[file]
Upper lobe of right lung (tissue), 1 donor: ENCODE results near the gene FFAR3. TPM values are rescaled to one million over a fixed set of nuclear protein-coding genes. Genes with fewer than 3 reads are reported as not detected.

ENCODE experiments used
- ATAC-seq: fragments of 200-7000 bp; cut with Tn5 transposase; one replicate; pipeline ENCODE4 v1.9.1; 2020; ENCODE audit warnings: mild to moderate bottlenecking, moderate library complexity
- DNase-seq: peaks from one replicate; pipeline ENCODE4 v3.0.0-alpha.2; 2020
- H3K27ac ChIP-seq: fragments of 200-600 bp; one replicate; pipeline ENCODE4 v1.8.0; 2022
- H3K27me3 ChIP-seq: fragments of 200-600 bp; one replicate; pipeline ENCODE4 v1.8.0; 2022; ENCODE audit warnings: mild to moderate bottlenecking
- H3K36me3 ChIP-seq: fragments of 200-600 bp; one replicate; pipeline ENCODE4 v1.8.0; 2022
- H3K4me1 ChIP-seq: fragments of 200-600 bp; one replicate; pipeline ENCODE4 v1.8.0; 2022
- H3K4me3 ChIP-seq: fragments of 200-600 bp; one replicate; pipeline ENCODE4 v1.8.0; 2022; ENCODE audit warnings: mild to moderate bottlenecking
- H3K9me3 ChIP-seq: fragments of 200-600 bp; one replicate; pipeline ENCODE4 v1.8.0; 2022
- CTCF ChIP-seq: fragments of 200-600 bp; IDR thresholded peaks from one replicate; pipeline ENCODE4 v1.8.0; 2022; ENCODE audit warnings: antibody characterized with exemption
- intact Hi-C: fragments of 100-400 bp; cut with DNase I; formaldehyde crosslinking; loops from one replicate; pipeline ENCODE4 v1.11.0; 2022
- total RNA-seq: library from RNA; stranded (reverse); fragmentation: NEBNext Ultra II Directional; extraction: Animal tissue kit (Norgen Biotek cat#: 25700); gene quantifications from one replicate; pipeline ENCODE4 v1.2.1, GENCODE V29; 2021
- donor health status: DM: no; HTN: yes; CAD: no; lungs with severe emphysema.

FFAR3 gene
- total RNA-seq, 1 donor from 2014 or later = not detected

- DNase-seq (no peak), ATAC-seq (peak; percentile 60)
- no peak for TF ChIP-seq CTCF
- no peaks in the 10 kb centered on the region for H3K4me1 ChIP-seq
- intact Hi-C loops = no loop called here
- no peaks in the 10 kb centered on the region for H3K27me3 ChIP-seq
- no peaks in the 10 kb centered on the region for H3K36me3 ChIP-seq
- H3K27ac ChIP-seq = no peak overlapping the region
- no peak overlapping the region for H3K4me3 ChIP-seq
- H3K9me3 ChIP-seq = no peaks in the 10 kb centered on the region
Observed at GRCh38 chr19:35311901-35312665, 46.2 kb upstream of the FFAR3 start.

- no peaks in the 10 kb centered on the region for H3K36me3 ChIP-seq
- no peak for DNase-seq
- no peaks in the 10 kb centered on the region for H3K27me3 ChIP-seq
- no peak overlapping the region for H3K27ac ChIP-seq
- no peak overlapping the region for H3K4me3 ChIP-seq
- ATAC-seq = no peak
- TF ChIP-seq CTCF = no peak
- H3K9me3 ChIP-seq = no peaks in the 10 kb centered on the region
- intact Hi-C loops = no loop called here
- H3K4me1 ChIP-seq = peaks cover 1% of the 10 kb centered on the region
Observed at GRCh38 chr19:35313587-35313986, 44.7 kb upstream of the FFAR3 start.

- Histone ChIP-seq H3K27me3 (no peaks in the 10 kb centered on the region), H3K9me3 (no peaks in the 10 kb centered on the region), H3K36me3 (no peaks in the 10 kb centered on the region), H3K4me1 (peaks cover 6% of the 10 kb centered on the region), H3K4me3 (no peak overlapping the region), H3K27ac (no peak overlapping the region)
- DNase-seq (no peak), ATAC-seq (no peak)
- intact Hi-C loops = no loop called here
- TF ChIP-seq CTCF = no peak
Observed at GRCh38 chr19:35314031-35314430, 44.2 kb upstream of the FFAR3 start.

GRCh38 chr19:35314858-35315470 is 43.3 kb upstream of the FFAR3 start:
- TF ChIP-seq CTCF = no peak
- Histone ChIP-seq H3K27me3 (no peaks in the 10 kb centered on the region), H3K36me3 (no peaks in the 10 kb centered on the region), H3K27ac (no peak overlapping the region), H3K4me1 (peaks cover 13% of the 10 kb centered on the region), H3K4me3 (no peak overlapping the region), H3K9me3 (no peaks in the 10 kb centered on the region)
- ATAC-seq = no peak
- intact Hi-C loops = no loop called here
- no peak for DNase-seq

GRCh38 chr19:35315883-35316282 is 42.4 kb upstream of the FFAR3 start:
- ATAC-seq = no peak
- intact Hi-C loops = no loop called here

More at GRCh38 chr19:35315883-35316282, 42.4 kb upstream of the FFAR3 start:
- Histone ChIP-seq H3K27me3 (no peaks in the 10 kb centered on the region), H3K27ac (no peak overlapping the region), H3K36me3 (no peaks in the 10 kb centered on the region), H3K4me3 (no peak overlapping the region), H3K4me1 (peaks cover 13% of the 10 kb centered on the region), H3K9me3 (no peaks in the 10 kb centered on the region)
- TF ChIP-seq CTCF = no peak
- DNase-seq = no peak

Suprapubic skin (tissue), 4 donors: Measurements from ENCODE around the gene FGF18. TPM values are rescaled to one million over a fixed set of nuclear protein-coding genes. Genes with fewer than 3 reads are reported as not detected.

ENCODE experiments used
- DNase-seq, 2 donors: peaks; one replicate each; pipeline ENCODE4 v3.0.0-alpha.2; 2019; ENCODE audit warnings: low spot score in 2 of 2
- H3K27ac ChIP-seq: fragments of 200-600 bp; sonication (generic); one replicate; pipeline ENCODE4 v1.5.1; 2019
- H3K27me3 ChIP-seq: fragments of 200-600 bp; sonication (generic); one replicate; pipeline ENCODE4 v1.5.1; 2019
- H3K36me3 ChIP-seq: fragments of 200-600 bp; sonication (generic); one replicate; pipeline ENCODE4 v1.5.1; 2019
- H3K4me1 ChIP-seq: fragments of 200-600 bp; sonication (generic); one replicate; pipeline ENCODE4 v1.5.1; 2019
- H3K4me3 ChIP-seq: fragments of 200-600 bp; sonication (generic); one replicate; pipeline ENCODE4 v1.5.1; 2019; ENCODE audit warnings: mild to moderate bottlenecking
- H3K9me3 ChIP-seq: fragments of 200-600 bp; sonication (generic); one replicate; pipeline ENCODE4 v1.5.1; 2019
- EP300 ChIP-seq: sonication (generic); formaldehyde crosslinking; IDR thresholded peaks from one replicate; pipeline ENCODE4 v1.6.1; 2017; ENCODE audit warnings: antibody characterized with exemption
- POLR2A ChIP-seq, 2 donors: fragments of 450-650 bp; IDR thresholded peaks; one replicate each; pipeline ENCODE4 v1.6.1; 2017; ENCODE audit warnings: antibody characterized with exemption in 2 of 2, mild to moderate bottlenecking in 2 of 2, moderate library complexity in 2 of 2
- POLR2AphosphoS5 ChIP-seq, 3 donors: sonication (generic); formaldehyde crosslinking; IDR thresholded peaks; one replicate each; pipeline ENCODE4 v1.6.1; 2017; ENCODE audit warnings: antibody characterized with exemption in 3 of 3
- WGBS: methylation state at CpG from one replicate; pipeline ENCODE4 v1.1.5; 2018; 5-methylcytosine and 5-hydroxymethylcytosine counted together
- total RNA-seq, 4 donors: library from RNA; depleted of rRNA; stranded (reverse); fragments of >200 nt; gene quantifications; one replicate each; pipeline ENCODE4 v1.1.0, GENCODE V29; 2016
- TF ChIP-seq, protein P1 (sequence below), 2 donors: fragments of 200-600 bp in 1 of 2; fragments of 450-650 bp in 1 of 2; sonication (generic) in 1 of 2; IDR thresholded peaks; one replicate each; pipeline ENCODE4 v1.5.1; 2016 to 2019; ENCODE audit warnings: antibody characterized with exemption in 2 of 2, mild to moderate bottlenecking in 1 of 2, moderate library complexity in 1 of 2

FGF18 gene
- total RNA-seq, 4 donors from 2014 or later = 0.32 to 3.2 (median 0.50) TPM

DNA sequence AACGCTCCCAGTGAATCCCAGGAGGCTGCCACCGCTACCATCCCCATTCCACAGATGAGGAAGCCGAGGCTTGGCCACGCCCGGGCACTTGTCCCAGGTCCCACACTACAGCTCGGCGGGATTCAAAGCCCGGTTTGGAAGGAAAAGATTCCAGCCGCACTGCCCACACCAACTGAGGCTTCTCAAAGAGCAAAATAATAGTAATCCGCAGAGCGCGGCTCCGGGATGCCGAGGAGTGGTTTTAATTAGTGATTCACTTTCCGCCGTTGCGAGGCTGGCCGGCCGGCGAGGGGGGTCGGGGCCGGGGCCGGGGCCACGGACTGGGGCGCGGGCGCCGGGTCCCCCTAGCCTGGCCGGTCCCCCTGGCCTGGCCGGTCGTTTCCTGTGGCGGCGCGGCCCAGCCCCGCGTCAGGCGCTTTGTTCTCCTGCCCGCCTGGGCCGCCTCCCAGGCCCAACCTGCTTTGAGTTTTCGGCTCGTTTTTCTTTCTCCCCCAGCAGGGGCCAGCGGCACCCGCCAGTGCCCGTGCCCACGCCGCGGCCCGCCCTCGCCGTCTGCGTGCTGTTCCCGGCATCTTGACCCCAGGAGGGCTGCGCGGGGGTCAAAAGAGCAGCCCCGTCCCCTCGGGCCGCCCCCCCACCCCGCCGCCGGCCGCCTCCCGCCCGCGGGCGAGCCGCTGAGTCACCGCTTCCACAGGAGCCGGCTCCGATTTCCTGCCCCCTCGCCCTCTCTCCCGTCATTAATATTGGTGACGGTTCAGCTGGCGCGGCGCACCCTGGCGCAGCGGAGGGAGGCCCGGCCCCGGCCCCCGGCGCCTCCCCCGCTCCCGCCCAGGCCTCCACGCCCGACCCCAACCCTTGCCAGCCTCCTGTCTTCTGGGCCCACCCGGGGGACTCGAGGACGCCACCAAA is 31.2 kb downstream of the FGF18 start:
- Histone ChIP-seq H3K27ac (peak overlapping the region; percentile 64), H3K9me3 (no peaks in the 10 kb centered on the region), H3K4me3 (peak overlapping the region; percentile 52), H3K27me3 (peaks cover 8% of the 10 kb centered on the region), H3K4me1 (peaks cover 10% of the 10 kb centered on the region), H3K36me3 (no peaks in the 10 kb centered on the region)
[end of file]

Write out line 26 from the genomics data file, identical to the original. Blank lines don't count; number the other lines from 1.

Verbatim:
Observed at GRCh38 chr19:35311901-35312665, 46.2 kb upstream of the FFAR3 start.